Revered in South-East Asia as the ‘king of fruits’, the durian is a type of fruit from several tree species belonging to the Durio genus and the Malvaceae family. It is distinctive for its size, smell, and thorn-covered husk. It can grow as large as 30 cm long and 15cm in diameter, and weighs on average between 1 to 3 kgs. It is usually oblong or round, is green or brown on the outside, and has pale yellow to red flesh, depending on the species.
Durians are spikey!
Even when the husk is intact, the flesh emits a strong and powerful, distinctive odour. Some would say that the durian’s smell is fragrant, but some would say it is extremely overpowering. The smell is so bad that it has been banished from hotels, public transport, and more.
The fruit is native to Malaysia, Indonesia, and Brunei. It has been known in the western world for 600 years. Alfred Russel Wallace who was a 19th century British naturalist, described the durian’s flesh as tasted like rich custard flavoured with almonds. In actual fact, the flesh can be eaten during various stages of ripeness so it can be either sweet or savoury when eaten.
There are 30 different types of Durio species, 9 of which has edible fruit. Only the Durio zibethinus species is available on the international market, while the rest are sold in their local regions. There are actually hundreds of cultivars, and some durian afficiondos have preferences for specific types of cultivars which fetch a higher price in the market.
In terms of ecological diversity, Borneo island is known for its diverse durian species. All of the edible species are sold in local markets, and there are also different genetic types which are available. Although Thailand is a major exporter of durian, it is not native to this country. There is debate whether durians from Malaysia or Thailand are better, however there are reports that Thai durians (which you can mostly find on sale at oriental supermarkets) are pumped with chemicals to make it look bigger and so on.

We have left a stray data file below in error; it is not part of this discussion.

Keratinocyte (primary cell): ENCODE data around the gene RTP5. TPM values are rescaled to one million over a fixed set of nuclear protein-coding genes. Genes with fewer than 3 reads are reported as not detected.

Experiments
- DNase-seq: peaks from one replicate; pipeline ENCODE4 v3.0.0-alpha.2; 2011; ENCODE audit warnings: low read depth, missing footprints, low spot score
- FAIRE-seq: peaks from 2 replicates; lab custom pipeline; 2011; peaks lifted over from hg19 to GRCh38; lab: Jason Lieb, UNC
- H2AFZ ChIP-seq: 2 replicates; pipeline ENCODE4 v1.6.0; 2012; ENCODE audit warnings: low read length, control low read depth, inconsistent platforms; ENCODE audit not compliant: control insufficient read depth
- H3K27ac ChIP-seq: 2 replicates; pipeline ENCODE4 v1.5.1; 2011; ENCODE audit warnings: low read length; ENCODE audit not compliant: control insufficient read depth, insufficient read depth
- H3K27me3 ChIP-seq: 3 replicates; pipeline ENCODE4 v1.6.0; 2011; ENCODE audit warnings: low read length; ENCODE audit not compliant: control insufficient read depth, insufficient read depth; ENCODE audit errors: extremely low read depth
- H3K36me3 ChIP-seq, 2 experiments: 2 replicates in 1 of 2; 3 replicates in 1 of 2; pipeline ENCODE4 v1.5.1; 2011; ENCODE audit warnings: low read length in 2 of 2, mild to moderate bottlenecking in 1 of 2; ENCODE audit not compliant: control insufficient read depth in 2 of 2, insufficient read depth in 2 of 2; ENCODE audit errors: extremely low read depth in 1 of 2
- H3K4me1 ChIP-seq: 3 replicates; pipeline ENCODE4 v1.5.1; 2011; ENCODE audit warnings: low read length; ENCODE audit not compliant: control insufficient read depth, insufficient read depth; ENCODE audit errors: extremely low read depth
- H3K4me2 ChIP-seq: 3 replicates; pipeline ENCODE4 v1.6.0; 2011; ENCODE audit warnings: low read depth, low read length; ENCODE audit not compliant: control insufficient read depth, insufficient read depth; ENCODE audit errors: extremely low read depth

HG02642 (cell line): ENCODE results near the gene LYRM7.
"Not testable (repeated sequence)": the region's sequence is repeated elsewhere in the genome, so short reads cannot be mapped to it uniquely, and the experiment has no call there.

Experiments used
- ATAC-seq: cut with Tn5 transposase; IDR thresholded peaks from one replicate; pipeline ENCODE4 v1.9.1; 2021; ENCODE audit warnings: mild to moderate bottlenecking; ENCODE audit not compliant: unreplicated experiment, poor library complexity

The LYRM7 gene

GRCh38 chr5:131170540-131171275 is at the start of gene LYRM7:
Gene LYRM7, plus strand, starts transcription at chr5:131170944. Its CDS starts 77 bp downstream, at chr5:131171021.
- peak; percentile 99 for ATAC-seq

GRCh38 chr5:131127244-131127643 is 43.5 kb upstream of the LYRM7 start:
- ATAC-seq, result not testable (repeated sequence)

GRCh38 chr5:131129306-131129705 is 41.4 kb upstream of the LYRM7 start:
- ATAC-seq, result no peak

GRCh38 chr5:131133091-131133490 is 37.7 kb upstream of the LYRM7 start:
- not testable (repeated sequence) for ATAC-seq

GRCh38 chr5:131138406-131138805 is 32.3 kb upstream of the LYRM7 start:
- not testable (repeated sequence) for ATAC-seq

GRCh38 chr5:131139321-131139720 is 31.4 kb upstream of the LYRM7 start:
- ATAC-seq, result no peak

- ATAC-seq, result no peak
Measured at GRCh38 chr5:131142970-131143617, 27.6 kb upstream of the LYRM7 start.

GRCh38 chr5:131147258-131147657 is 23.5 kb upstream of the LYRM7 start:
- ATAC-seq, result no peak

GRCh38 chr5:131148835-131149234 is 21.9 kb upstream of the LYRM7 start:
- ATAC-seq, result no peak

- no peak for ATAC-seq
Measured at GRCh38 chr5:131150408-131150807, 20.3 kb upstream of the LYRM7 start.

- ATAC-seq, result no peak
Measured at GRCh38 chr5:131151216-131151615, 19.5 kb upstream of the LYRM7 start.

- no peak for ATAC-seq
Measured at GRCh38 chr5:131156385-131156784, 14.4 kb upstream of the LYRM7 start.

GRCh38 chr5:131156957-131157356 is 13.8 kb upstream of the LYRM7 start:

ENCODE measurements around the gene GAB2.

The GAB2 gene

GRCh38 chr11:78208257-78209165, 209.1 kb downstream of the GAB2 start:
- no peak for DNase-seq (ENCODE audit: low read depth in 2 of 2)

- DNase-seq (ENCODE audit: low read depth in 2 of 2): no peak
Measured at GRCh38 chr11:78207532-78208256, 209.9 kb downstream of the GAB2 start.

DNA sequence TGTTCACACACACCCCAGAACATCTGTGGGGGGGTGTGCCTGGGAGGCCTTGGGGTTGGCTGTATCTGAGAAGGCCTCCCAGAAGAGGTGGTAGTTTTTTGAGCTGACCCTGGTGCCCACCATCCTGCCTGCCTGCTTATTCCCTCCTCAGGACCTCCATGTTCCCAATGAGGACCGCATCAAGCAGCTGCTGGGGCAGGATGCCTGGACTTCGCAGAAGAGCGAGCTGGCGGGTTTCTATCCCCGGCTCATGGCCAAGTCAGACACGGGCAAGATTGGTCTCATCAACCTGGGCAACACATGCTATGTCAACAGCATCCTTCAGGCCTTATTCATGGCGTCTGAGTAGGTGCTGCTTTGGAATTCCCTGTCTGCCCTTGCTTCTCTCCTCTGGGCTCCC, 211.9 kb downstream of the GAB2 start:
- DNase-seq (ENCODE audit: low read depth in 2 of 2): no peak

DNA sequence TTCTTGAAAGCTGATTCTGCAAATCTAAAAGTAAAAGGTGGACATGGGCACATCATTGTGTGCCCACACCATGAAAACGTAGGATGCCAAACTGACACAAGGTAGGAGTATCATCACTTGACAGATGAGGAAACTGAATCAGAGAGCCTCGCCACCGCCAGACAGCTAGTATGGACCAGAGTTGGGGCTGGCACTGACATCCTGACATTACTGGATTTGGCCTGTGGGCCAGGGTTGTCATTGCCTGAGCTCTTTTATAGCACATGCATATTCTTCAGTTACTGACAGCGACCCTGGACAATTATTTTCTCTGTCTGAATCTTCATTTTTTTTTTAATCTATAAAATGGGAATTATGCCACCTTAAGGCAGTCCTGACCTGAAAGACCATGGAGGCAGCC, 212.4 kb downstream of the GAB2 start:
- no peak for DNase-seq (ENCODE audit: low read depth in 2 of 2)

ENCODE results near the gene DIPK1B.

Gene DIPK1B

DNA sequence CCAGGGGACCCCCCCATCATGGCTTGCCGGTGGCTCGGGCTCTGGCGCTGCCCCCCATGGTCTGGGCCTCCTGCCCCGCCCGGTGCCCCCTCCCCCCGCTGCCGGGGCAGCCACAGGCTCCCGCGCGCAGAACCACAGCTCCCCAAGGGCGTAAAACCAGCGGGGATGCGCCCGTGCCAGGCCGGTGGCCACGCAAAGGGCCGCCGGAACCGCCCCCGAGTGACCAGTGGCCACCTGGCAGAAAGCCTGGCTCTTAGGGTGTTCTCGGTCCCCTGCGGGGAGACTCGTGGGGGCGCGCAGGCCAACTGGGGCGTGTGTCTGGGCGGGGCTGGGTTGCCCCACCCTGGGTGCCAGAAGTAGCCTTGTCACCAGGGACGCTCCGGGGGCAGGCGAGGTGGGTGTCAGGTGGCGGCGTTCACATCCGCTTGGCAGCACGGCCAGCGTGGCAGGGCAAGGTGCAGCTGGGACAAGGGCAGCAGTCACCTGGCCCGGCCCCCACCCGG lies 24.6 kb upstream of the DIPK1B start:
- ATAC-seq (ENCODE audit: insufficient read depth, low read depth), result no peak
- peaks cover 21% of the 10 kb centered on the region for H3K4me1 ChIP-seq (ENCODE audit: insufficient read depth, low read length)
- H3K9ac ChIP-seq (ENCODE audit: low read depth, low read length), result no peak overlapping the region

A durian with yellow flesh
Durians are eaten fresh, however they can come in other forms. In Malaysia, it comes in a variety of sweets like ice kacang, candy, biscuits, cakes, ice creams, and even cappuccino. In Sabah, the red durian is fried with chilli and onions, and served as a side dish. In Indonesia, the red-fleshed durian is used in a soup called sayur, which is made from freshwater fish. It is also found in Indonesia in a fermented form.
The durian is known to increase fertility. In Indonesia, the Javanese people believe that the durian has aphrodisiac qualities. They even has a saying, “the durians fall and the sarongs come up” which refers to this belief.
In Malaysia, it can be used as an antipyretic. In traditional Chinese medicine as well as other southeast Asian folk beliefs, the durian is considered as a ‘heaty’ fruit and thus causes excessive sweating. In order to counteract this, water is poured into the empty shell of the durian fruit and drunk from. Alternatively, it is eaten with mangosteen.